Review: Colin Morgan and Ellie Kendrick in Gloria, Hampstead Theatre (spoiler free and spoiler versions)
Review: Dirty Work (The Late Shift), Battersea Arts Centre

Review: Bertie Carvel and Richard Coyle make newspaper history in Ink, Almeida Theatre

1470x690One of the early scenes of James Graham's Fleet Street-set play Ink sees Bertie Carvel's Rupert Murdoch at a meeting to officially sign the deal that will put The Sun newspaper in his ownership. It's 1969 and the men in suits shake hands and ask after each other's wives who naturally 'send their love'. Murdoch waits quietly while this goes on then asks if the foreplay is over and if they can now get on with the fucking.

It is a symbol of his forthright, no nonsense style that was to disrupt Fleet Street and change the British newspaper industry. It also sort of sums up the two halves of the play. The first half has the fun, laughs and sharp wit as it follows Murdoch's chosen editor Larry Lamb (Richard Coyle) putting together the editorial team and the content for the first issue under new ownership. The second half gets more serious and looks at the consequences of the direction in which he has taken the paper.

Lamb is tasked with making The Sun 'fun' and boosting its flagging circulation, pushing it ahead of The Mirror which is outselling its rival quite considerably.

What Murdoch gives Lamb is permission to disrupt the accepted norm; just because newspapers have never done something, doesn't mean they shouldn't. Why give readers what you think they want when you can give them what they actually do want. Lamb rises to the challenge and while the strategy behind his approach seems in some ways so obvious now, it was radical at the time. However, there are also lines he is given that could apply to the media now.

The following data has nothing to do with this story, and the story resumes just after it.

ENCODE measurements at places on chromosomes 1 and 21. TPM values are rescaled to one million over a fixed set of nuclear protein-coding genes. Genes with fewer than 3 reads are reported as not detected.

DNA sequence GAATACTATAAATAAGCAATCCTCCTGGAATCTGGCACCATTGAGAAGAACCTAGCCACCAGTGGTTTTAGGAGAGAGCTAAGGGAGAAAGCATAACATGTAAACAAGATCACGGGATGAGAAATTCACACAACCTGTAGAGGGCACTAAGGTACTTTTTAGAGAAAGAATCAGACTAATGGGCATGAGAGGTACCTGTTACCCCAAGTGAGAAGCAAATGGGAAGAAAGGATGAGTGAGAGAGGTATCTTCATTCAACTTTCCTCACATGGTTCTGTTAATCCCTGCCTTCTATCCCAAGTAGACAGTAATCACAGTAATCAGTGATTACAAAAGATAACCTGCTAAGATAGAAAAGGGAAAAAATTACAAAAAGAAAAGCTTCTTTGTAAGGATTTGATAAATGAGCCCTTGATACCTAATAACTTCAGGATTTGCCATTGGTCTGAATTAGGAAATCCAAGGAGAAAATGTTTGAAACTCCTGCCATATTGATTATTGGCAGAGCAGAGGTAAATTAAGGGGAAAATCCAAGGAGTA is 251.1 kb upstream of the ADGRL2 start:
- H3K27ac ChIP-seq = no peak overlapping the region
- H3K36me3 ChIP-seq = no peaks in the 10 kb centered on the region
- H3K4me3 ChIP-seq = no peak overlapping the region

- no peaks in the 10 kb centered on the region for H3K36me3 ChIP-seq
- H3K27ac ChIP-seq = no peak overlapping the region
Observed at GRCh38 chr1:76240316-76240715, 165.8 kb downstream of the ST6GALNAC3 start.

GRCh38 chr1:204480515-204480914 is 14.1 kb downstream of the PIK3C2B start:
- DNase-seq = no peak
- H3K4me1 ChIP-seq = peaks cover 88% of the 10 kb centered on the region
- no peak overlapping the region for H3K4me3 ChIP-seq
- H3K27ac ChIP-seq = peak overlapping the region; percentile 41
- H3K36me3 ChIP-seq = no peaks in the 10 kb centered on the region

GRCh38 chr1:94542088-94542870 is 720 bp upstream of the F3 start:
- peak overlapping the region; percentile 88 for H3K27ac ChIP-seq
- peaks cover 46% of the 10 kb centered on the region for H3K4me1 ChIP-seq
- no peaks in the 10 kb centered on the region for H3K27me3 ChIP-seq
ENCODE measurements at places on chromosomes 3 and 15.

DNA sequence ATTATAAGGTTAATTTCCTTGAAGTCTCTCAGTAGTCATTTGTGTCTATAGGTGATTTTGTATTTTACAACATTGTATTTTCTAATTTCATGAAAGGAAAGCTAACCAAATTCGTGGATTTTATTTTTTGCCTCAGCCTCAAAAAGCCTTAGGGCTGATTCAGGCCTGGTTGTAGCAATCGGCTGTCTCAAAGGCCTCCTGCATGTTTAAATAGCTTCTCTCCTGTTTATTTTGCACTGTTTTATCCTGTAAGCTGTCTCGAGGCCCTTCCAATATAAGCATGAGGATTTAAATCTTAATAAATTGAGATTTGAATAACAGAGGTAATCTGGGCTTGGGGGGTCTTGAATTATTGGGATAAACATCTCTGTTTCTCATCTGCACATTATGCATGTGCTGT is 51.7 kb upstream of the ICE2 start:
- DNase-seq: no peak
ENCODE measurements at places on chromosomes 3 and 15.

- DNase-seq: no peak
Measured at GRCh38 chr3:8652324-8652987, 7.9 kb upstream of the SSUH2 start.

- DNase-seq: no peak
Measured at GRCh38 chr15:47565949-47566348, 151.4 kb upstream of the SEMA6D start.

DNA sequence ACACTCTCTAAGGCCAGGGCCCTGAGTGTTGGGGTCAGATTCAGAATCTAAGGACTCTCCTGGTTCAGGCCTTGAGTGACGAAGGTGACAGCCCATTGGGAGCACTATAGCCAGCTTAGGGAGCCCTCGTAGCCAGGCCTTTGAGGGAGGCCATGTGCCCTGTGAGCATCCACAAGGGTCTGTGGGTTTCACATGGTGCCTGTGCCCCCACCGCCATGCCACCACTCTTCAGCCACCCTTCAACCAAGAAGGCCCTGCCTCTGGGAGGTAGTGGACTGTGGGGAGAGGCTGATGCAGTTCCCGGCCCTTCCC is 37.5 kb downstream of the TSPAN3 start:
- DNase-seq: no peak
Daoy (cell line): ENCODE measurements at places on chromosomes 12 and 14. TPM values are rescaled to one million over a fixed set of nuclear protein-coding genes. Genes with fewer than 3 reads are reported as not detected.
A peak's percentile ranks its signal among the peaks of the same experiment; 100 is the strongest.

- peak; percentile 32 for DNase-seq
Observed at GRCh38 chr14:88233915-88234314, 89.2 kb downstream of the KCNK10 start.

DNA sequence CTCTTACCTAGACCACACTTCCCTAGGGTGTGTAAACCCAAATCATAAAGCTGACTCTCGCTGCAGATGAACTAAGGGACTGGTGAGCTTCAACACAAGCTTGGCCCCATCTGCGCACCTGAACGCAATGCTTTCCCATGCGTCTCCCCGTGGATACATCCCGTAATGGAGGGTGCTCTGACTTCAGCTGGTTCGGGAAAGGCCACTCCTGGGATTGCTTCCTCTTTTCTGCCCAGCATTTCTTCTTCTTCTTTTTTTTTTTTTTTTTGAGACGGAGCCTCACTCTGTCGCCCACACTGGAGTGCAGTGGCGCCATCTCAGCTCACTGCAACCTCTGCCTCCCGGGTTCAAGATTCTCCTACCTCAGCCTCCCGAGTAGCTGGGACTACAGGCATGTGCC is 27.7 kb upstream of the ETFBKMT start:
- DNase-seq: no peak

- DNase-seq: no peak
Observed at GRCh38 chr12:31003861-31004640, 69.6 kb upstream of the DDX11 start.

The sales rise but there are other consequences to the content and approach Lamb is taking. How far will he go to reach his target and what will the toll be on him, his staff and his legacy?

It's a long time since I've been immediately impressed with a stage set and Ink's is impressive. There is a huge pile of desks and filing cabinets which create  cubby-holes doubling as office space and upturned cabinets and draws create steps to upper levels. There are also an impressive number of cigarettes smoked as befits an office in the 1970s. The frenetic pace, activity and noise of a daily newspaper office is recreated as the cast sweep pieces of furniture and props on and off the stage with a dance-like pace and routine.

Bertie Carvel's Murdoch is as crisp as his tailoring; he settles into a sharp and intelligent performance that gives the newspaper tycoon a formidable air and presence. However, it is Lamb who is the linchpin of the piece - this is really his story - and Richard Coyle's performance gives just enough pause for moral contemplation.

Ink is a feisty play, with a first half particularly full of laughs, and yet it doesn't take sides leaving you to mull over the consequences of the actions. It is roughly three hours including an interval and I'm giving it five stars. It's at the Almeida Theatre until 5 August.


I'm a bit of a fan of James Graham's plays:

This House, National Theatre

The Man, Finborough Theatre

Angry Brigade, Watford Palace

Privacy, Donmar Warehouse

And Bertie was rather great in Bakkhai, Almeida Theatre